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As Oregon Wineries Add Ingredient and Nutrition Info to Labels, Will More Follow?

Last December, the European Union announced new label regulations that marked a drastic departure from the past. All wines sold in the E.U. as of December 8, 2023 must contain ingredient and nutritional information on the label or via a QR code. Allergenic substances and calories must also be present on the physical label.

Heads across the globe turned. Two Oregon wineries sat up and acted.

On January 18, Sokol Blosser Winery in Dundee released its 2023 Estate Rosé of Pinot Noir with a label that lists ingredients and the nutrition facts for a five-ounce serving, including calorie, carbohydrate, fat and protein amounts. In the future, Sokol Blosser plans to offer this information for all its wines.

Two weeks later, Troon Vineyard in Grants Pass announced it was adding QR codes to the ingredient labels it launched in 2023. The codes direct consumers to the winery’s website to receive information on ingredients, nutritional information and wine packaging, including bottle weight.

Part of the wineries’ motivation to act, they say, was a belief that the United States would soon follow the E.U.’s lead, and that the Alcohol and Tobacco Tax and Trade Bureau (TTB) would eventually require ingredient and nutritional labeling in some form. For Sokol Blosser, it was also a matter of ensuring that the wines they exported to Europe complied with E.U. law.

Craig Camp, Troon’s general manager, thinks that while it is inevitable the TTB will follow Europe’s lead, he does expect pushback from the larger producers. He believes large industrial producers fear consumers will react negatively to the additives they use.

“Ninety percent of the wines in the marketplace are made that way,” Camp says. “I think people will be particularly surprised by how much sugar is involved.”

But Troon and Sokol Blosser are eager to keep up with consumer and trade partners’ desire for ingredient and nutritional information access. “We’re a small niche winery working with niche varietals,” Camp continues. “People who buy our wines want to know this information, and we want them to have it.”

For Sokol Blosser president Alex Sokol Blosser, it was also a matter of capturing the attention of a particular market segment. “Millennials and Gen Z-ers want this information, and they could care less about descriptions on the label like ‘this wine smells like black roses that have been kissed by butterflies,’” he says.

Troon Vermentino Wine Label
Troon Vermentino Wine Label – Image Courtesy of Troon Vineyard

Sokol Blosser and Troon are momentarily ahead of the curve. Does their positioning offer a competitive advantage? “I want to think it will be good for sales because consumers want this information, and we want to show them that we are an open book,” says Robin Howell, Sokol Blosser’s head winemaker.

Howell adds that she looks forward to consumers being able to compare her wines to brands stressing lower calories, such as Skinnygirl Wines. A Skinnygirl wine typically registers 100 calories per five-ounce serving, compared with Sokol Blosser’s rosé, which has 117 calories, or Troon’s Roussanne, which has 102 calories.

Sokol Blosser also notes one big surprise: the positive reaction from winery team members who are diabetics. “There are a lot of people in this country who have diabetes, and I never stopped to think about how important being able to track carbs in their wine would be for them,” Sokol Blosser says.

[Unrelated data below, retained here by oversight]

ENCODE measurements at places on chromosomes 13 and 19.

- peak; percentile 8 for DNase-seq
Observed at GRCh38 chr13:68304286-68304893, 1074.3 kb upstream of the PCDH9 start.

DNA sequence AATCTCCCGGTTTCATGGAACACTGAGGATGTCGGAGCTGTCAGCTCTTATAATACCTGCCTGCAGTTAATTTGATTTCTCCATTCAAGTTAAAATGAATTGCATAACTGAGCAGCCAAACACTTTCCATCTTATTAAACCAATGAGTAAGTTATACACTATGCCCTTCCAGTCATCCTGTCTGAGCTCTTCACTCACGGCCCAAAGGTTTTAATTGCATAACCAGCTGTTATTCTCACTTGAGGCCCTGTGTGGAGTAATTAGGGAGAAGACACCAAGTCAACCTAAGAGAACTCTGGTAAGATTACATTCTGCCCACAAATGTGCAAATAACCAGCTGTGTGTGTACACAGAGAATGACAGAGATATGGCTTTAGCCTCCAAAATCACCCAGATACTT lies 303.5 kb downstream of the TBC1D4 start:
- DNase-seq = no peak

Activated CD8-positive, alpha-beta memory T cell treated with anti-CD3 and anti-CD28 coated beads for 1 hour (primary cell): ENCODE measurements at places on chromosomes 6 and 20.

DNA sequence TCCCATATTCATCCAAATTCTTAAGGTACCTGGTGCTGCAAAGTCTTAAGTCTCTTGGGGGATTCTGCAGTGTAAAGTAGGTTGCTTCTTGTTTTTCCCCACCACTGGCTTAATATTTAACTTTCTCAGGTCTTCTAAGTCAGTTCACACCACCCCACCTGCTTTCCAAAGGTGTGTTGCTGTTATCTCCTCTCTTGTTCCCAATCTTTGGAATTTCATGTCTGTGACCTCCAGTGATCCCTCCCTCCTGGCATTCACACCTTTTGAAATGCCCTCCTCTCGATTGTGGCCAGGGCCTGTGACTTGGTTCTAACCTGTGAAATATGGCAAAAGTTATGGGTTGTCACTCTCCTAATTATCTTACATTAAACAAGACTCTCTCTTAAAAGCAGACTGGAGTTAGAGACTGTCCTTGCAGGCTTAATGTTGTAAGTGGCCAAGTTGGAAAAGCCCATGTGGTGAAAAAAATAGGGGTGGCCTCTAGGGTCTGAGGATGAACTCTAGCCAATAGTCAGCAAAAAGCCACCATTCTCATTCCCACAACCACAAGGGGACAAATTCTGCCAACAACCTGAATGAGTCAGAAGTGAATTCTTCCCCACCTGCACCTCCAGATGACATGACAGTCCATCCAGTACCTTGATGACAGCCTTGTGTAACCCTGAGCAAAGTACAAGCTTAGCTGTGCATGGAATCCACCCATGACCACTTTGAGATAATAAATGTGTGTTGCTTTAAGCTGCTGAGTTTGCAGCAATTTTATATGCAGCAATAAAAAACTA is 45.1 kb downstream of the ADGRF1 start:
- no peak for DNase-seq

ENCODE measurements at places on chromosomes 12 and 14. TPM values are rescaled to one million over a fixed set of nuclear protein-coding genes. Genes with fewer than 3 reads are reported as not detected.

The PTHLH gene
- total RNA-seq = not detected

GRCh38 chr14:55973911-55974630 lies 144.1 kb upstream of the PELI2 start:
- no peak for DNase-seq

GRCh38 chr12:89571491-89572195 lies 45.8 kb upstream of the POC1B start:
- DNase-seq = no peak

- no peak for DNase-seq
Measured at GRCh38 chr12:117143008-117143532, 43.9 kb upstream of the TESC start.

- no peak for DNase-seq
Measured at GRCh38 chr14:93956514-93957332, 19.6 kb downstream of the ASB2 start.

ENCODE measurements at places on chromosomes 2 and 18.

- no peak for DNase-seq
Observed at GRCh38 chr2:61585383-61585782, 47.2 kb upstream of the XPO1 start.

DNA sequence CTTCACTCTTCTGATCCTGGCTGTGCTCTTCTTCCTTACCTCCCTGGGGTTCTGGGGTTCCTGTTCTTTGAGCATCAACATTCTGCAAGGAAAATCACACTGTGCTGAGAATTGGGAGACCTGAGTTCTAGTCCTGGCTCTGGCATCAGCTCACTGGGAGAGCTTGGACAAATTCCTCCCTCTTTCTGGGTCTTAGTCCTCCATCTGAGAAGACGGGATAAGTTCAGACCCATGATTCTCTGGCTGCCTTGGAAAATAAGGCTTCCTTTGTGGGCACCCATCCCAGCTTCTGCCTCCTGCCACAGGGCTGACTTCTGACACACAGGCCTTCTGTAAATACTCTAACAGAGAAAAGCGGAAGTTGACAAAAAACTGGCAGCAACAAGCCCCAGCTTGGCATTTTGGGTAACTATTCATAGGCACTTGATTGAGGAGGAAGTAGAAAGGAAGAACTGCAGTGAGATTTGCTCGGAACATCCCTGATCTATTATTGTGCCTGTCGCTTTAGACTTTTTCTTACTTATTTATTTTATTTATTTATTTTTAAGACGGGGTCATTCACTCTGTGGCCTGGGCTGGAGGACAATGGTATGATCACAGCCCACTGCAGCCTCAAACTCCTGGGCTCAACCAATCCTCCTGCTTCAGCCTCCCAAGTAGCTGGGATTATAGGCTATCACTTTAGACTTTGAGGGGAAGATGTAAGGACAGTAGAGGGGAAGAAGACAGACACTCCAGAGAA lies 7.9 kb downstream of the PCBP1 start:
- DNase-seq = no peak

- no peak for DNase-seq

Of course, placing nutritional information on the labels isn’t new. Oregon wineries like Brick House Wines, Omero Cellars and Art + Science already blazed this trail. But action from Sokol Blosser and Troop suggest it won’t take long until other Oregon wineries follow suit—and with them, potentially, wineries nationwide. At the annual Willamette Valley Wineries Association in February, approximately half of the attendees raised their hands when asked if they were planning to add ingredient and/or nutritional information to their labels.

“I think this type of labeling will become more typical, and not just with the biodynamic and regenerative wineries,” Camp says. “I think Oregon, as always, will lead the way in this category.”

However, questions linger about any future mandatory TTB labeling regulations. “What is considered an ingredient?” Sokol Blosser wonders. “That is the biggest concern of wineries.”

Howell hopes that the TTB requires wineries to list only what makes it into the wine and not processing aids, which she says is how the E.U. handles ingredients. For example, Sokol Blosser used bentonite as a fining agent for their rosé. Since it’s racked off and a consumer doesn’t ingest it, bentonite doesn't appear on the wine's label.

Another concern? The cost of nutritional testing at a laboratory, which Sokol Blosser says costs $400 for each vintage of wine. Jay Somers of J.C. Somers Vintner believes that even one more cost to production could be challenging. “Our margins shrink every year,” Somers says. “Even with paying one employee a ridiculously low salary, as a small producer, we at best break even.”

That $400 test may not be necessary for every wine, admits Howell, who already tests for alcohol level, sugar levels and titratable acidity. Using a standardized glycerin number, Howell says she can calculate the nutritional numbers for future labels. But for his part, Sokol Blosser describes his winery’s overall labeling costs as “minimal.”

Whatever the TTB decides to do, Sokol Blosser says, “We and other wineries want the TTB and the E.U. to be on the same page.”

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